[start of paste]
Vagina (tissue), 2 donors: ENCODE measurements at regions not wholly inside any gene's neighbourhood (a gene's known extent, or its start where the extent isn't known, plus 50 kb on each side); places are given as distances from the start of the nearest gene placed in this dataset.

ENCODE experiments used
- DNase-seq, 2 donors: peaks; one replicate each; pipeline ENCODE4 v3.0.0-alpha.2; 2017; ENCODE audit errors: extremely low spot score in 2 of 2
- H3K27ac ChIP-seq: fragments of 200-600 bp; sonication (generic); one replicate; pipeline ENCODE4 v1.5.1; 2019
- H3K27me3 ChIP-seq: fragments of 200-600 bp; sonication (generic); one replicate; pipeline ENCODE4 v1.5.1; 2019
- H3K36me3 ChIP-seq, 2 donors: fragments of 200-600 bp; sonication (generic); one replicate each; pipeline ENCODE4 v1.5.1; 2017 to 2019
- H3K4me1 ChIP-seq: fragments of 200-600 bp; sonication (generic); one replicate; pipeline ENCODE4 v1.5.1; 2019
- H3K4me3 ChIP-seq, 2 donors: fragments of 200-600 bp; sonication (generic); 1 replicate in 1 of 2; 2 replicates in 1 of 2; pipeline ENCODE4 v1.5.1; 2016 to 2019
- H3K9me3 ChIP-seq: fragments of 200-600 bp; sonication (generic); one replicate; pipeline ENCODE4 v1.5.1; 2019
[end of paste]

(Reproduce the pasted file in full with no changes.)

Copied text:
Vagina (tissue), 2 donors: ENCODE measurements at regions not wholly inside any gene's neighbourhood (a gene's known extent, or its start where the extent isn't known, plus 50 kb on each side); places are given as distances from the start of the nearest gene placed in this dataset.

ENCODE experiments used
- DNase-seq, 2 donors: peaks; one replicate each; pipeline ENCODE4 v3.0.0-alpha.2; 2017; ENCODE audit errors: extremely low spot score in 2 of 2
- H3K27ac ChIP-seq: fragments of 200-600 bp; sonication (generic); one replicate; pipeline ENCODE4 v1.5.1; 2019
- H3K27me3 ChIP-seq: fragments of 200-600 bp; sonication (generic); one replicate; pipeline ENCODE4 v1.5.1; 2019
- H3K36me3 ChIP-seq, 2 donors: fragments of 200-600 bp; sonication (generic); one replicate each; pipeline ENCODE4 v1.5.1; 2017 to 2019
- H3K4me1 ChIP-seq: fragments of 200-600 bp; sonication (generic); one replicate; pipeline ENCODE4 v1.5.1; 2019
- H3K4me3 ChIP-seq, 2 donors: fragments of 200-600 bp; sonication (generic); 1 replicate in 1 of 2; 2 replicates in 1 of 2; pipeline ENCODE4 v1.5.1; 2016 to 2019
- H3K9me3 ChIP-seq: fragments of 200-600 bp; sonication (generic); one replicate; pipeline ENCODE4 v1.5.1; 2019